Chief Justice Rehnquist, when he was an associate justice, was often on the losing end of 8-1 votes, Professor Strauss said. When he became chief, he moved conspicuously to the center.
Lee Epstein, a law professor and political scientist at Washington University in St. Louis, said the data supported that view. Before his elevation, Justice Rehnquist dissented 21 percent of the time. Once he became chief justice, the rate dropped to 16 percent. The difference is statistically significant.
Perhaps in an effort to keep control of opinion assignment, Rehnquist dissented less frequently and, as a result, moved to the left, Professor Epstein said.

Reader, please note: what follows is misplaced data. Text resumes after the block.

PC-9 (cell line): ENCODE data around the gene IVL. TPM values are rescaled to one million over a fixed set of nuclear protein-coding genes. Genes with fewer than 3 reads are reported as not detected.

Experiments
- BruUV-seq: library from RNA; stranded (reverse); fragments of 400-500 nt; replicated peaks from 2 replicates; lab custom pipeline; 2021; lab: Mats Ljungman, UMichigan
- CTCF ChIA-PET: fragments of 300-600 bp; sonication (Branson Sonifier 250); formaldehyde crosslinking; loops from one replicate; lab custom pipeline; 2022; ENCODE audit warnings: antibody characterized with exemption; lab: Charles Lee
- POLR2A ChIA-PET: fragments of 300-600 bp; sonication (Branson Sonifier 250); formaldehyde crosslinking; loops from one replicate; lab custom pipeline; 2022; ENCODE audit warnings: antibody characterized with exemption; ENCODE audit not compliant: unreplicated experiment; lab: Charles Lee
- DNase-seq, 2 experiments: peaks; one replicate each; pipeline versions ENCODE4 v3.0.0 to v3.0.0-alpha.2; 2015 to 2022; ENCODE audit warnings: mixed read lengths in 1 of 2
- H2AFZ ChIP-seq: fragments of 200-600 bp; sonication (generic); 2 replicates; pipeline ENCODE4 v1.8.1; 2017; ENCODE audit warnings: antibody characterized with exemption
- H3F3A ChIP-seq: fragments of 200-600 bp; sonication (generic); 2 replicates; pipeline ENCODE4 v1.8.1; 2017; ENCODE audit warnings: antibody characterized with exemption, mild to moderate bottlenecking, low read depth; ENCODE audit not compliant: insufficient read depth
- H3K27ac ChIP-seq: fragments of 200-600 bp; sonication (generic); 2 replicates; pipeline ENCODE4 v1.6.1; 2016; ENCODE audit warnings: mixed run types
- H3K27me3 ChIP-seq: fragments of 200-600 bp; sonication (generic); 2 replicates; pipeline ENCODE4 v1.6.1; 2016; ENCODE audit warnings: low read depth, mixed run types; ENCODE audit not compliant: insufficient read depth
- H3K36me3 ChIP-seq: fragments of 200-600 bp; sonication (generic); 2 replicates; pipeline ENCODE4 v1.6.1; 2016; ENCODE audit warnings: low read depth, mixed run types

Chief Justice Roberts has used his power vigorously and strategically. He has kept major opinions for himself, partly to shape and hone them and partly because it seems fitting for the chief justice to speak for the court in big cases. He has assigned other important majority opinions to trusted allies, notably Justice Samuel A. Alito Jr.
If the chief justice is in the minority, the assignment power shifts to the senior justice in the majority, meaning the one with ...